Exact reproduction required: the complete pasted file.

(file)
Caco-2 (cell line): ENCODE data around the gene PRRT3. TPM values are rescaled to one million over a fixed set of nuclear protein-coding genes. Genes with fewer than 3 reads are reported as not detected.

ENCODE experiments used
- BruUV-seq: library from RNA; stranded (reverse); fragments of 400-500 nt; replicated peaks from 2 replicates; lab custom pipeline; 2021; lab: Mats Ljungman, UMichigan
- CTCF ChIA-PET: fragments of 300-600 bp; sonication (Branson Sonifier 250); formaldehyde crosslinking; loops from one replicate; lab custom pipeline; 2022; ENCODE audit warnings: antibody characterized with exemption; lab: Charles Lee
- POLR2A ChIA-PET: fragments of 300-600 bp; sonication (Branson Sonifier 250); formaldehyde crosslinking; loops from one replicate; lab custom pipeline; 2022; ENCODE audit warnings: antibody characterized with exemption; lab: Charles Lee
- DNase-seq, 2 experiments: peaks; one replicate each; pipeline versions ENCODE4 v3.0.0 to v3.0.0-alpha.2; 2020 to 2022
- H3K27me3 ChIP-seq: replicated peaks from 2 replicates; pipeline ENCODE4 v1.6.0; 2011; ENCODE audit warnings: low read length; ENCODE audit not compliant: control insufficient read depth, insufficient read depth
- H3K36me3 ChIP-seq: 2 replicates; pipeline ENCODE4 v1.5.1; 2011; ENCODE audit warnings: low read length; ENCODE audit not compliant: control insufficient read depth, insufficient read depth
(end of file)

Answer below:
Caco-2 (cell line): ENCODE data around the gene PRRT3. TPM values are rescaled to one million over a fixed set of nuclear protein-coding genes. Genes with fewer than 3 reads are reported as not detected.

ENCODE experiments used
- BruUV-seq: library from RNA; stranded (reverse); fragments of 400-500 nt; replicated peaks from 2 replicates; lab custom pipeline; 2021; lab: Mats Ljungman, UMichigan
- CTCF ChIA-PET: fragments of 300-600 bp; sonication (Branson Sonifier 250); formaldehyde crosslinking; loops from one replicate; lab custom pipeline; 2022; ENCODE audit warnings: antibody characterized with exemption; lab: Charles Lee
- POLR2A ChIA-PET: fragments of 300-600 bp; sonication (Branson Sonifier 250); formaldehyde crosslinking; loops from one replicate; lab custom pipeline; 2022; ENCODE audit warnings: antibody characterized with exemption; lab: Charles Lee
- DNase-seq, 2 experiments: peaks; one replicate each; pipeline versions ENCODE4 v3.0.0 to v3.0.0-alpha.2; 2020 to 2022
- H3K27me3 ChIP-seq: replicated peaks from 2 replicates; pipeline ENCODE4 v1.6.0; 2011; ENCODE audit warnings: low read length; ENCODE audit not compliant: control insufficient read depth, insufficient read depth
- H3K36me3 ChIP-seq: 2 replicates; pipeline ENCODE4 v1.5.1; 2011; ENCODE audit warnings: low read length; ENCODE audit not compliant: control insufficient read depth, insufficient read depth